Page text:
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Public Underst Sci. 2011 May;20(3):334-46.

Gendered contexts: masculinity, knowledge, and attitudes toward biotechnology.

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Department of Sociology, Pennsylvania State University, University Park, PA 16802, USA.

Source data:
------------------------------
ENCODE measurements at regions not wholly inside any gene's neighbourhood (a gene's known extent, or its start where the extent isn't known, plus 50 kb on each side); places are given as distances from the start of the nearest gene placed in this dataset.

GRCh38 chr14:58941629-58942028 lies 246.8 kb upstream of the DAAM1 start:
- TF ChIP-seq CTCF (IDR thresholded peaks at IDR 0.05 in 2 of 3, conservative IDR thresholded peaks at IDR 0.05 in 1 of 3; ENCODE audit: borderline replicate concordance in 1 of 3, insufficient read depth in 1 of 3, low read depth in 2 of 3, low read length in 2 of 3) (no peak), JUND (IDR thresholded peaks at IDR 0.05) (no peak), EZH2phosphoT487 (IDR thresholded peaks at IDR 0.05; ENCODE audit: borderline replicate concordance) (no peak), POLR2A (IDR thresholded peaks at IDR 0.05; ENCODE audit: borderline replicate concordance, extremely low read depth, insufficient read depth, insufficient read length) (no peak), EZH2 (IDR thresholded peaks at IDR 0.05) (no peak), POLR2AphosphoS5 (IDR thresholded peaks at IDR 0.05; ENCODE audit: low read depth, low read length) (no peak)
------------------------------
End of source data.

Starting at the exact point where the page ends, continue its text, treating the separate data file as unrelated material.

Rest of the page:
Research into the public understanding of science has revealed that the effect of scientific knowledge on attitudes toward science is contextualized by gender; however there has not yet been an account of how gender contextualizes knowledge. This paper investigates how gender identification affects attitudes toward science, and tempers the effects of scientific knowledge on attitudes toward science. Utilizing data from the Eurobarometer 52.1, it is predicted that when males perceive a threat to their masculinity (as measured by a perceived threat to their financial security) they will become more likely to be aversive to biotechnology, and that increased levels of perceived threat will reduce the effects of knowledge on attitudes toward biotechnology. Moreover, it is predicted that these effects will be smaller than their female counterparts. All predictions are affirmed.

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